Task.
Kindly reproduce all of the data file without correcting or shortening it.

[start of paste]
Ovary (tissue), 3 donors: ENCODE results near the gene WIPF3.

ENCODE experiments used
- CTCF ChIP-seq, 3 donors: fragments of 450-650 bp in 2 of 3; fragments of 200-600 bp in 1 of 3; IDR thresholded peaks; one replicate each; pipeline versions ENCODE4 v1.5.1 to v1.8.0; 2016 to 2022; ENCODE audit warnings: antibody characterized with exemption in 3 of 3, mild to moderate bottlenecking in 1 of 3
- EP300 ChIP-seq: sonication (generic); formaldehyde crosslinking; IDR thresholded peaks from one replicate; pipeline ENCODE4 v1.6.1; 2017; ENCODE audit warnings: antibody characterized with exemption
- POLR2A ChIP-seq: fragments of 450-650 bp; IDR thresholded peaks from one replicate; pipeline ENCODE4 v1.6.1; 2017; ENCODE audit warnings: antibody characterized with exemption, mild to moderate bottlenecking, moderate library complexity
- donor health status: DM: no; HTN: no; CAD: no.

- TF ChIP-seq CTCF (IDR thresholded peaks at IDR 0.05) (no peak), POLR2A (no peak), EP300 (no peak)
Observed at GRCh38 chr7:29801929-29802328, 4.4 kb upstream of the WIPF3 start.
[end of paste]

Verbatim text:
Ovary (tissue), 3 donors: ENCODE results near the gene WIPF3.

ENCODE experiments used
- CTCF ChIP-seq, 3 donors: fragments of 450-650 bp in 2 of 3; fragments of 200-600 bp in 1 of 3; IDR thresholded peaks; one replicate each; pipeline versions ENCODE4 v1.5.1 to v1.8.0; 2016 to 2022; ENCODE audit warnings: antibody characterized with exemption in 3 of 3, mild to moderate bottlenecking in 1 of 3
- EP300 ChIP-seq: sonication (generic); formaldehyde crosslinking; IDR thresholded peaks from one replicate; pipeline ENCODE4 v1.6.1; 2017; ENCODE audit warnings: antibody characterized with exemption
- POLR2A ChIP-seq: fragments of 450-650 bp; IDR thresholded peaks from one replicate; pipeline ENCODE4 v1.6.1; 2017; ENCODE audit warnings: antibody characterized with exemption, mild to moderate bottlenecking, moderate library complexity
- donor health status: DM: no; HTN: no; CAD: no.

- TF ChIP-seq CTCF (IDR thresholded peaks at IDR 0.05) (no peak), POLR2A (no peak), EP300 (no peak)
Observed at GRCh38 chr7:29801929-29802328, 4.4 kb upstream of the WIPF3 start.